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Fono updated on latest details of the upcoming repatriation flight

Health Department deputy director, Fara Utu, DoH Clinical director Dr. Saipale Fuimaono, acting Health director Motusa Tuileama Nua, Secretary of Samoan Affairs Mauga T. Asuega, LBJ hospital chief executive officer Faumuina John Faumuina, and DoH Senior Epidemiologist, Dr. Aifili John Tufa
ASG is covering flight and quarantine costs — and asking for help from DOI

Pago Pago, AMERICAN SAMOA — The 10-day quarantine in Hawaii is set to begin next week Monday, for the 160 American Samoa residents selected for the first repatriation flight from the U.S. set for Jan. 29th, and ASG is covering the costs of the operation, including the charter flight on Hawaiian Airlines as well as the quarantines in Honolulu and here.

This is according to acting Health director Motusa Tuileama Nua in testimony yesterday before the Senate Hospital/Public Health Committee in which senators were also informed that ASG is also seeking financial assistance for the repatriation operations from federal agencies, such as the US Interior Department.

The hearing was called following concerns voiced earlier this week by some senators over the start of the repatriation flights, while the COVID-19 pandemic remains a global threat and senators wanted more information from the ASG COVID-19 Task Force on their preparations.


Prior to yesterday’s hearing, Samoa News already received updated information that some of those who registered online for the American Samoa Repatriation Program portal were informed by DoH via email of being selected for the first flight. Registration online is Phase One.

Those selected were informed that Phase Two of the operation is the Pre-Boarding Quarantine at an address in Honolulu — which health officials as well as some of the travelers have confirmed — is the White Sands Hotel.

Travelers were given instructions of the protocol that needs to be followed, such as getting the required COVID-19 test prior to being quarantined. Travelers currently in Hawaii were told that they must have a COVID-19 negative test within 3-days of entering quarantine.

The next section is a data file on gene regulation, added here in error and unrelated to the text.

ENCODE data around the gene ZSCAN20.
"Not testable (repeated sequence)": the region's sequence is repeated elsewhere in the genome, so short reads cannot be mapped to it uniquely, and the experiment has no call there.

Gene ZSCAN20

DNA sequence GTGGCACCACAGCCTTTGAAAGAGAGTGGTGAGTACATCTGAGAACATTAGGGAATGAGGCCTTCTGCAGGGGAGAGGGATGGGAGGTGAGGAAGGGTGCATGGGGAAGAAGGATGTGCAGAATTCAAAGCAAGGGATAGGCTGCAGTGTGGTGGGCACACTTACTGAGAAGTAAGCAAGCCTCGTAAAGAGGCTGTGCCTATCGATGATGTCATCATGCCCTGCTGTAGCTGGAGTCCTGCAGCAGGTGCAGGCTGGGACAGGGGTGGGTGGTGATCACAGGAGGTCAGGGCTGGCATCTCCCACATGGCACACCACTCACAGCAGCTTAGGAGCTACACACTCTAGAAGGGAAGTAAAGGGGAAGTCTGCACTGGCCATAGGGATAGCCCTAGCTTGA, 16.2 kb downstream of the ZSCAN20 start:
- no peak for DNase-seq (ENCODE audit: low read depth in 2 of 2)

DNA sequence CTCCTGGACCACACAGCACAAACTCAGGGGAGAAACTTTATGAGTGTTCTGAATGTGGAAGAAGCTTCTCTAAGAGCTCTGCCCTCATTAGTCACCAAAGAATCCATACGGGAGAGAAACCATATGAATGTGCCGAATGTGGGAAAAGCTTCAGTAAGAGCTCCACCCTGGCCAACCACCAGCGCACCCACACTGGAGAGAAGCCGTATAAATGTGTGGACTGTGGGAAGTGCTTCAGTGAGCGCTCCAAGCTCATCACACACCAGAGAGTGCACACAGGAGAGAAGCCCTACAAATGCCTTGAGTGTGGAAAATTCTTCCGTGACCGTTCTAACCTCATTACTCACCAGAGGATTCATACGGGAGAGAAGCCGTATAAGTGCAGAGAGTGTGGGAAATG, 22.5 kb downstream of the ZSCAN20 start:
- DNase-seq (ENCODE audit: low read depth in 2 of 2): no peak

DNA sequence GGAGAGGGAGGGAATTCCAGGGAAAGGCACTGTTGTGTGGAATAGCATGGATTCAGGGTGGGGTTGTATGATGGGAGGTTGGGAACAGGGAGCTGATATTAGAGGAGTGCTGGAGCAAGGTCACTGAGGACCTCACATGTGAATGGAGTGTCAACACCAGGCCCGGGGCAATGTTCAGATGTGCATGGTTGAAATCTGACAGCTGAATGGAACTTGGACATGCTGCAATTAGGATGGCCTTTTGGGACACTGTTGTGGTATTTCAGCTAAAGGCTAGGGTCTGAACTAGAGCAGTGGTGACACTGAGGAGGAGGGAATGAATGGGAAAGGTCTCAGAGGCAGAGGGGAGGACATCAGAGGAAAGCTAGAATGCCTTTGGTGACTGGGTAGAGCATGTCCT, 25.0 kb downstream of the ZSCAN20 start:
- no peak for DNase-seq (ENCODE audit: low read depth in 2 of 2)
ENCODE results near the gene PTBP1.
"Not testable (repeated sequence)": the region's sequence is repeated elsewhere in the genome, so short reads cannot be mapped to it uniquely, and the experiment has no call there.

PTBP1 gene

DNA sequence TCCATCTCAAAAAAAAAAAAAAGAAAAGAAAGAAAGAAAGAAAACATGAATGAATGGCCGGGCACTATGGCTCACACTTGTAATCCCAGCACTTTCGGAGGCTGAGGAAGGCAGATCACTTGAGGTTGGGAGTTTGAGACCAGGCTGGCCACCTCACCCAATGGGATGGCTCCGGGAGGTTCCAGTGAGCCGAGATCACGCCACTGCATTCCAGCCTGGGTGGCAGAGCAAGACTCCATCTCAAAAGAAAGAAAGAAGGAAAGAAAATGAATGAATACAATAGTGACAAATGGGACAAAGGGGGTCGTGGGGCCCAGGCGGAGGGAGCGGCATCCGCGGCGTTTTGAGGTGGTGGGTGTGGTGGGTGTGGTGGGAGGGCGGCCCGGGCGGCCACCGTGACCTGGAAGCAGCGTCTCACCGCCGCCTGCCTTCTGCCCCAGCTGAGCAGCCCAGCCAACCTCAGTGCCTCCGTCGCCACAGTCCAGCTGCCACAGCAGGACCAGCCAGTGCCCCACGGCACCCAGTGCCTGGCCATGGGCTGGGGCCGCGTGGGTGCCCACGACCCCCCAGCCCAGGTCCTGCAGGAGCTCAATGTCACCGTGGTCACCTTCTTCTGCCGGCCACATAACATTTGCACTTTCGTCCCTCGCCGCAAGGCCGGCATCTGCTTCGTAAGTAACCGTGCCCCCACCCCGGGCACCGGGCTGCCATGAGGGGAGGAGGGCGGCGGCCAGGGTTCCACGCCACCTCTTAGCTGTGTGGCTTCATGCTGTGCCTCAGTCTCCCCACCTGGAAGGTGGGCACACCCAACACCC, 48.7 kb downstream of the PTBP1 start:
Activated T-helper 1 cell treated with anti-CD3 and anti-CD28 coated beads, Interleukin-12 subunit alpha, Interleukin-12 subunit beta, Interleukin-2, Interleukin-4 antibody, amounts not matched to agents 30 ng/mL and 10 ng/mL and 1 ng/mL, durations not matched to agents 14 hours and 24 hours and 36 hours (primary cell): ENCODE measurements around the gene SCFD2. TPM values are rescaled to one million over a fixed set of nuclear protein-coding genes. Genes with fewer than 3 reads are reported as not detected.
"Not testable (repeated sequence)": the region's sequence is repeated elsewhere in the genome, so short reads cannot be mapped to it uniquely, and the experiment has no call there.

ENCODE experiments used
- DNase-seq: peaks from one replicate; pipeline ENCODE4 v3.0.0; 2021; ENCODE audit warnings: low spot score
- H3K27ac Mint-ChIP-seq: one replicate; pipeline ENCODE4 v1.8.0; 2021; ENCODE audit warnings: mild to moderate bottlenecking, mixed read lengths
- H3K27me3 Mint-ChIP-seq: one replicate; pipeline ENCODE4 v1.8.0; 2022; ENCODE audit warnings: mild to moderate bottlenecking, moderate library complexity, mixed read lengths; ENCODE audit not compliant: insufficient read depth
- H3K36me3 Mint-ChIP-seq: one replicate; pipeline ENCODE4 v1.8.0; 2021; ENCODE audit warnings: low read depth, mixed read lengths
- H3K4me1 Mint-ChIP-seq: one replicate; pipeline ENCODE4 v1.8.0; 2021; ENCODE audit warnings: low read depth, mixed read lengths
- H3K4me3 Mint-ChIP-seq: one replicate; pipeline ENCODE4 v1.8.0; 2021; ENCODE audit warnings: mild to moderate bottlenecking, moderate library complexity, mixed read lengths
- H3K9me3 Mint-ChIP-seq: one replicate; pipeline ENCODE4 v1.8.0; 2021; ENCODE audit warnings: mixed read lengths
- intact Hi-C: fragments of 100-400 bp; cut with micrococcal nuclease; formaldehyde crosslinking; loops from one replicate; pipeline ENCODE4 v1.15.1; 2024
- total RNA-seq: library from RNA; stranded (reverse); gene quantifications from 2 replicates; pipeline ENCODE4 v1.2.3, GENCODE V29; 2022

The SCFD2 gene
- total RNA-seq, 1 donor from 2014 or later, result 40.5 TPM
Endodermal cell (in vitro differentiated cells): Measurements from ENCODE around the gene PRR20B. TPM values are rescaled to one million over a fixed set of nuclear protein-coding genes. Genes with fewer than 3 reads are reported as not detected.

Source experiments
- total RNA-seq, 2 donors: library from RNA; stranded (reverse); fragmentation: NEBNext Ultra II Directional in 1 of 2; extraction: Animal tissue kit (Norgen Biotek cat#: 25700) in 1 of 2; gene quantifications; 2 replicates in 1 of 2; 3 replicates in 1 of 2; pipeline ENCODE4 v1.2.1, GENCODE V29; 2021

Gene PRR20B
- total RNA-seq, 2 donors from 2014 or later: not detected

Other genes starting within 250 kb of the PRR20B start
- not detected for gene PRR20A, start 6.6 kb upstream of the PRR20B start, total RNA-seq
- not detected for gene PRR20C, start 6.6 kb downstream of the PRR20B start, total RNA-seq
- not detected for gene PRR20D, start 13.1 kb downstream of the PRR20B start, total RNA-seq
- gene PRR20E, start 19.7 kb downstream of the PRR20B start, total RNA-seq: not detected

However, all travelers flying into Hawaii from other locations “must have a negative COVID-19 test within 3 days of departure for Hawaii”, according to a DoH email. The test results and other forms are presented to the American Samoa Repatriation Program staff at the Honolulu hotel.

All travelers currently in Hawaii are told to report to the quarantine facility no later than Jan. 18th and the DoH staff in Hawaii will contact these individuals.

For passengers flying into Hawaii from other locations, they “must arrive no later than Jan. 17, 2020. You will proceed directly to our quarantine facility where accommodations will be prepared for you and your family,” said DoH email, which also says that, “you will pay for your own meals until the start of quarantine.”

DoH also informed the selected travelers that, they “MUST” quarantine in Honolulu for “10-days prior to travel to American Samoa.”

Travelers were further instructed to bring with them enough clothes for hotel room quarantine for up to 24 days total in Hawaii and American Samoa as well as their medication, if needed.

“To keep you and your family safe during quarantine you will not be allowed to mingle with other traveling persons or family units,” DoH emphasized.


During yesterday’s Senate session, Motusa explained the work carried out by DoH since the suspension of air service closed in March as well as the coordination of preparations for repatriation flights, such as drills at the Pago Pago International Airport to test the readiness of local responders for the repatriation flights.